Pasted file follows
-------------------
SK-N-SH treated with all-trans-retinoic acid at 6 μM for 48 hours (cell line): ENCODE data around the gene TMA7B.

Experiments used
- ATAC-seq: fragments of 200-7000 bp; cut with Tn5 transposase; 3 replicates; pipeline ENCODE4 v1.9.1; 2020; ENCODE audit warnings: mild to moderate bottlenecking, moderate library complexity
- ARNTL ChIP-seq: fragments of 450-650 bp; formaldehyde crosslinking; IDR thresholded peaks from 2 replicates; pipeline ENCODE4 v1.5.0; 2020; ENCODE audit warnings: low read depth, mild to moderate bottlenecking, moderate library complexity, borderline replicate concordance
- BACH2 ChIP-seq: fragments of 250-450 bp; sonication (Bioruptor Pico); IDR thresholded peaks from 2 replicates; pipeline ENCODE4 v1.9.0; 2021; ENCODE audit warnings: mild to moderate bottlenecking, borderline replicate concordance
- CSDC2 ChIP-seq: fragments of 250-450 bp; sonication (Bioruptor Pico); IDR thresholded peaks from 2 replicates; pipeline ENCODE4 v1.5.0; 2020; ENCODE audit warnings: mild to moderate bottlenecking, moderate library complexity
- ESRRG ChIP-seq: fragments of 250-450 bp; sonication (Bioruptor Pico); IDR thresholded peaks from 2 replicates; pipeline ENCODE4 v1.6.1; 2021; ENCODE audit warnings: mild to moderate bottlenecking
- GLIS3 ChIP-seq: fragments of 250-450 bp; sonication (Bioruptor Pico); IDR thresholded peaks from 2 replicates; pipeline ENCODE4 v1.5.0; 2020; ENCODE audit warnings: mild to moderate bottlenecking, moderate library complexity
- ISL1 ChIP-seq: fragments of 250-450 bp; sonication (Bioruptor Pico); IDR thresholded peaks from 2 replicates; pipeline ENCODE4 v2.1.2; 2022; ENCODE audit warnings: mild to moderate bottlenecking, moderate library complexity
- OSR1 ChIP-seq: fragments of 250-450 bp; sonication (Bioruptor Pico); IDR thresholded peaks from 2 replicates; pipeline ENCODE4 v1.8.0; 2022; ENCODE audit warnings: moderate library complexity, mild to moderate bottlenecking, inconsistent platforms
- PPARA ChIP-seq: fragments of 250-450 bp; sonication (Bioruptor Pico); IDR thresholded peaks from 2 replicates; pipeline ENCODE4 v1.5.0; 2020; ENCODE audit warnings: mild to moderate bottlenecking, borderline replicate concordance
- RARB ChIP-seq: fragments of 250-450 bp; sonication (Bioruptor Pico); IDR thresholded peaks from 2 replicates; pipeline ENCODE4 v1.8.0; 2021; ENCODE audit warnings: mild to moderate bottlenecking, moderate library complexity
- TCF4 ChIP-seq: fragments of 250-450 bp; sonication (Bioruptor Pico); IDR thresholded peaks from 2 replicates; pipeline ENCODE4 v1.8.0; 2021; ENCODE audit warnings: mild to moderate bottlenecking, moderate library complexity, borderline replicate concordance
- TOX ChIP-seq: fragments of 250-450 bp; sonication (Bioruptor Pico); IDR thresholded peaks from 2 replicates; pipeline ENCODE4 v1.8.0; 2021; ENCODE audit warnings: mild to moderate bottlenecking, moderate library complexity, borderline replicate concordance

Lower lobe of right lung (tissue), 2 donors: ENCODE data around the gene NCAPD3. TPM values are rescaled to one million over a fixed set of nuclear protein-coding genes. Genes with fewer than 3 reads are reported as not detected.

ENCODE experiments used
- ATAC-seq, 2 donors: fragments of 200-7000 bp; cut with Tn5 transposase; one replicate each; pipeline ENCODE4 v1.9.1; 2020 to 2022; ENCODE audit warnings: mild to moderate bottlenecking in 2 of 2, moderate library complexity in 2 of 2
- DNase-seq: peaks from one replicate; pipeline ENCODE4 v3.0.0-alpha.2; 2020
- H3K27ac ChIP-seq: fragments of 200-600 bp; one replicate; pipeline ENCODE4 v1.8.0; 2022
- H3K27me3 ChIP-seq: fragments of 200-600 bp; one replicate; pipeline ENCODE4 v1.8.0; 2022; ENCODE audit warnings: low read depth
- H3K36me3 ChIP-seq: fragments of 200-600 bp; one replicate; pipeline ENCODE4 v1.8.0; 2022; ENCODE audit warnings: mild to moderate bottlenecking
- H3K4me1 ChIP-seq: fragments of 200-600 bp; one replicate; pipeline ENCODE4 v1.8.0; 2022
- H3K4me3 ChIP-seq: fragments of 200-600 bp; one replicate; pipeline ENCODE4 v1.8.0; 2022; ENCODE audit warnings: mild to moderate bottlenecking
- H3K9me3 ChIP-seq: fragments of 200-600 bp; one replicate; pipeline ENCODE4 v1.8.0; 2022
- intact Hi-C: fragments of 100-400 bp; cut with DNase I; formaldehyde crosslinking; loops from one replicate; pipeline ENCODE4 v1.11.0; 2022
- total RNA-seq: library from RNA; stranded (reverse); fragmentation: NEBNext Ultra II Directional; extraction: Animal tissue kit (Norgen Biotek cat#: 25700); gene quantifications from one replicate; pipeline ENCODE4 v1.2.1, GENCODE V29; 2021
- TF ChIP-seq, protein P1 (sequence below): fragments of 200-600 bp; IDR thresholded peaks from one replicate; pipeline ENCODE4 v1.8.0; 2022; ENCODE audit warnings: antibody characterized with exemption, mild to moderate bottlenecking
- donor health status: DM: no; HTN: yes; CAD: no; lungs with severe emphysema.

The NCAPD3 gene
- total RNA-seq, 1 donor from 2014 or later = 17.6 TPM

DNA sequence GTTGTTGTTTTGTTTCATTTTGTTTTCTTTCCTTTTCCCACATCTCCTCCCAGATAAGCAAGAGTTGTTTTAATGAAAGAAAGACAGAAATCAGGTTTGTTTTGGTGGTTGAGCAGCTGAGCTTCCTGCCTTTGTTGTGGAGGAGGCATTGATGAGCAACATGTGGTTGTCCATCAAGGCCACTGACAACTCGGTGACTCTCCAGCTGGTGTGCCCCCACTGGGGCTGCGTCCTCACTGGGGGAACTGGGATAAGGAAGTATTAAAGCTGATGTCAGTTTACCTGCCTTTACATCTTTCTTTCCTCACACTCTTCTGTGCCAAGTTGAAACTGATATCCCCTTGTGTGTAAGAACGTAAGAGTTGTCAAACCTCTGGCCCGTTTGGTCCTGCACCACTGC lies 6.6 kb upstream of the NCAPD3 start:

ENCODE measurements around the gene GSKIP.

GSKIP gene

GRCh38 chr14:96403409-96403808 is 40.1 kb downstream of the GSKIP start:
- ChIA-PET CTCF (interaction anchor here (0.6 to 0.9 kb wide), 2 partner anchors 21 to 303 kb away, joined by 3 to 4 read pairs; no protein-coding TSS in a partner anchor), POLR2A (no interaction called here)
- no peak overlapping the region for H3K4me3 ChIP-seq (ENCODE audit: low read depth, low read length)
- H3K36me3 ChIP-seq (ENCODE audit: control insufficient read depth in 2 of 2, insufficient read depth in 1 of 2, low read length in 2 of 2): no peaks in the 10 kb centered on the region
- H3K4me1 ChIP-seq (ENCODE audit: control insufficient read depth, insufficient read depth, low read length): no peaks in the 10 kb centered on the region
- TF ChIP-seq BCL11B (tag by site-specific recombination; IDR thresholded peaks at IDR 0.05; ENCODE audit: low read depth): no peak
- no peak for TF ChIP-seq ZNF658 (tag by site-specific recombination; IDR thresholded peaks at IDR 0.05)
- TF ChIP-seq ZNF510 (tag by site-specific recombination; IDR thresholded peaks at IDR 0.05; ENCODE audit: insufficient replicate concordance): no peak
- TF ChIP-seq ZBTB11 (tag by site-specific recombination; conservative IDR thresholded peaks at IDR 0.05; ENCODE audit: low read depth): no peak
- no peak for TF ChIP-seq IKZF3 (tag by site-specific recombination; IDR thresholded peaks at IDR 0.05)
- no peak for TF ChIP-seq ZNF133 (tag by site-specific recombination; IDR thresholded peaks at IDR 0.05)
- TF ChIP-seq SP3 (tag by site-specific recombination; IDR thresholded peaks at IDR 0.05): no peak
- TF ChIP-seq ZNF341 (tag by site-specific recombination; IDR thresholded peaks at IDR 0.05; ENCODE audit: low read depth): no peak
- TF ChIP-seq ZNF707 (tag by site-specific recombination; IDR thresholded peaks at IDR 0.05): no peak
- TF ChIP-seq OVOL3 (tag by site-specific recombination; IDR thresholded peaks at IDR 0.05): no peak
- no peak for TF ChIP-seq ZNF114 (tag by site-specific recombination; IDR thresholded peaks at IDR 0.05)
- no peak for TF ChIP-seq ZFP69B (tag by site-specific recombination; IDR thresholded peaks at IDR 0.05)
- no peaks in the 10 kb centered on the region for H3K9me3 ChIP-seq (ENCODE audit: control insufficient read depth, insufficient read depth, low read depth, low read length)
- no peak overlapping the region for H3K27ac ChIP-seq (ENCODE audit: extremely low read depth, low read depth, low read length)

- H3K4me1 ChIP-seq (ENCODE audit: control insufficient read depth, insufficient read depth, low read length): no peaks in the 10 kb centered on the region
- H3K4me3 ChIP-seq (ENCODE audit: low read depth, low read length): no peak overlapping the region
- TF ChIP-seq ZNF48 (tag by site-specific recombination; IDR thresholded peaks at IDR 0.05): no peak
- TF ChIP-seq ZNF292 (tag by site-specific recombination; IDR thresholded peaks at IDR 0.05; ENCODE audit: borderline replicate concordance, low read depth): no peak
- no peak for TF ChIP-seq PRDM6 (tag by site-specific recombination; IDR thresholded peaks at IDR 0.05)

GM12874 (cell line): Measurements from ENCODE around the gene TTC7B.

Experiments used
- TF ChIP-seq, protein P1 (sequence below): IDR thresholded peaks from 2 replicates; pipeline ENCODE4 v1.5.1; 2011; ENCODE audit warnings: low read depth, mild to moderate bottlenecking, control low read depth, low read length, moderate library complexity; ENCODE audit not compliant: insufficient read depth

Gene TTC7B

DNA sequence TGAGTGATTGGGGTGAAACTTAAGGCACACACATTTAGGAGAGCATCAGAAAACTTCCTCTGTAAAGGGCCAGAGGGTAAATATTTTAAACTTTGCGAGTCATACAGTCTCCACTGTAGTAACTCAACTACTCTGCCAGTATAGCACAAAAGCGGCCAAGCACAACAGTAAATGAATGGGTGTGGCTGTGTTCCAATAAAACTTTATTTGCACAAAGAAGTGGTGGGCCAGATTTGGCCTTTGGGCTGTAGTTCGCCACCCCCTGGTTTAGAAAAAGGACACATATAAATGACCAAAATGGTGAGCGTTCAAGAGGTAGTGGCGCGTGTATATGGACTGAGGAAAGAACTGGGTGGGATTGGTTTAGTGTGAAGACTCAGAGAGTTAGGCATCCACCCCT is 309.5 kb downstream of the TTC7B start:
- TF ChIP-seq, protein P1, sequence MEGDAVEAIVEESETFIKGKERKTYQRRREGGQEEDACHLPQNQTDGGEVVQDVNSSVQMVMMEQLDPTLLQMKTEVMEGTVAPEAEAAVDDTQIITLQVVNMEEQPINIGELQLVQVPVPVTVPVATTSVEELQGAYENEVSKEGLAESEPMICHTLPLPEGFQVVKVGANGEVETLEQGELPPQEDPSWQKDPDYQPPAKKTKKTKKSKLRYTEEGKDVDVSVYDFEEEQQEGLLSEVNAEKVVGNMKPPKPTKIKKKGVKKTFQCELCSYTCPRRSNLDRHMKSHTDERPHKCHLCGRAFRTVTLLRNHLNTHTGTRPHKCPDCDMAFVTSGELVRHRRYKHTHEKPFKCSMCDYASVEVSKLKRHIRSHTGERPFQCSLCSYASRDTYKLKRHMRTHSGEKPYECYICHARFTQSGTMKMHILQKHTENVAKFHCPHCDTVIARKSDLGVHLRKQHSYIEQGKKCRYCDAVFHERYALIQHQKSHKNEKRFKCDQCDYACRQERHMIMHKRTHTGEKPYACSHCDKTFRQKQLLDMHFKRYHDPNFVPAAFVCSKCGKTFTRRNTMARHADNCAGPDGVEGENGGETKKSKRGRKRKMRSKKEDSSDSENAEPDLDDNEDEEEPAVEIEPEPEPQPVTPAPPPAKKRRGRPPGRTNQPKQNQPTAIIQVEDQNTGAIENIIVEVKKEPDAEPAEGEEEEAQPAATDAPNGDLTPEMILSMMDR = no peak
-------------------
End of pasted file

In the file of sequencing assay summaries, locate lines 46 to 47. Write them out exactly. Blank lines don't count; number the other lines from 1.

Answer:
- TF ChIP-seq ZNF341 (tag by site-specific recombination; IDR thresholded peaks at IDR 0.05; ENCODE audit: low read depth): no peak
- TF ChIP-seq ZNF707 (tag by site-specific recombination; IDR thresholded peaks at IDR 0.05): no peak